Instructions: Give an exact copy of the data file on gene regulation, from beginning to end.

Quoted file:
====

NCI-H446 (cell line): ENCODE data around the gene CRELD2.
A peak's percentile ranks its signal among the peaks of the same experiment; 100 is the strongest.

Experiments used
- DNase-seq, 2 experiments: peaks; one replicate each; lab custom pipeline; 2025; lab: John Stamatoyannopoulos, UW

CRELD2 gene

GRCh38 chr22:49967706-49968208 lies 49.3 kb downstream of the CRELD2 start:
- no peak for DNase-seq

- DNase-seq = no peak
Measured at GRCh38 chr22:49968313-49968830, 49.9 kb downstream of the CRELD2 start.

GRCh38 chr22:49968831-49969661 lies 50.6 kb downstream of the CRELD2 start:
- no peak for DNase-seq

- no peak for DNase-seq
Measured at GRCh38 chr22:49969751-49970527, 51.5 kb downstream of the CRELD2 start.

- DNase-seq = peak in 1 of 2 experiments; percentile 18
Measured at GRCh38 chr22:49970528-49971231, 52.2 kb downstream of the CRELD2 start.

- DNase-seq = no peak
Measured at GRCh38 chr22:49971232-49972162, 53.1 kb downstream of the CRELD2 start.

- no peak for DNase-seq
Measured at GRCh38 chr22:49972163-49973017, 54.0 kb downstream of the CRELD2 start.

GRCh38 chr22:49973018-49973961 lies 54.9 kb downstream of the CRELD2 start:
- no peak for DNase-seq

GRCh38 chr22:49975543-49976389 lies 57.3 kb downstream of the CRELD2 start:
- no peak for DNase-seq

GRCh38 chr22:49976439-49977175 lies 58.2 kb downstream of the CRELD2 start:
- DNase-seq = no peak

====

NCI-H446 (cell line): ENCODE data around the gene CRELD2.
A peak's percentile ranks its signal among the peaks of the same experiment; 100 is the strongest.

Experiments used
- DNase-seq, 2 experiments: peaks; one replicate each; lab custom pipeline; 2025; lab: John Stamatoyannopoulos, UW

CRELD2 gene

GRCh38 chr22:49967706-49968208 lies 49.3 kb downstream of the CRELD2 start:
- no peak for DNase-seq

- DNase-seq = no peak
Measured at GRCh38 chr22:49968313-49968830, 49.9 kb downstream of the CRELD2 start.

GRCh38 chr22:49968831-49969661 lies 50.6 kb downstream of the CRELD2 start:
- no peak for DNase-seq

- no peak for DNase-seq
Measured at GRCh38 chr22:49969751-49970527, 51.5 kb downstream of the CRELD2 start.

- DNase-seq = peak in 1 of 2 experiments; percentile 18
Measured at GRCh38 chr22:49970528-49971231, 52.2 kb downstream of the CRELD2 start.

- DNase-seq = no peak
Measured at GRCh38 chr22:49971232-49972162, 53.1 kb downstream of the CRELD2 start.

- no peak for DNase-seq
Measured at GRCh38 chr22:49972163-49973017, 54.0 kb downstream of the CRELD2 start.

GRCh38 chr22:49973018-49973961 lies 54.9 kb downstream of the CRELD2 start:
- no peak for DNase-seq

GRCh38 chr22:49975543-49976389 lies 57.3 kb downstream of the CRELD2 start:
- no peak for DNase-seq

GRCh38 chr22:49976439-49977175 lies 58.2 kb downstream of the CRELD2 start:
- DNase-seq = no peak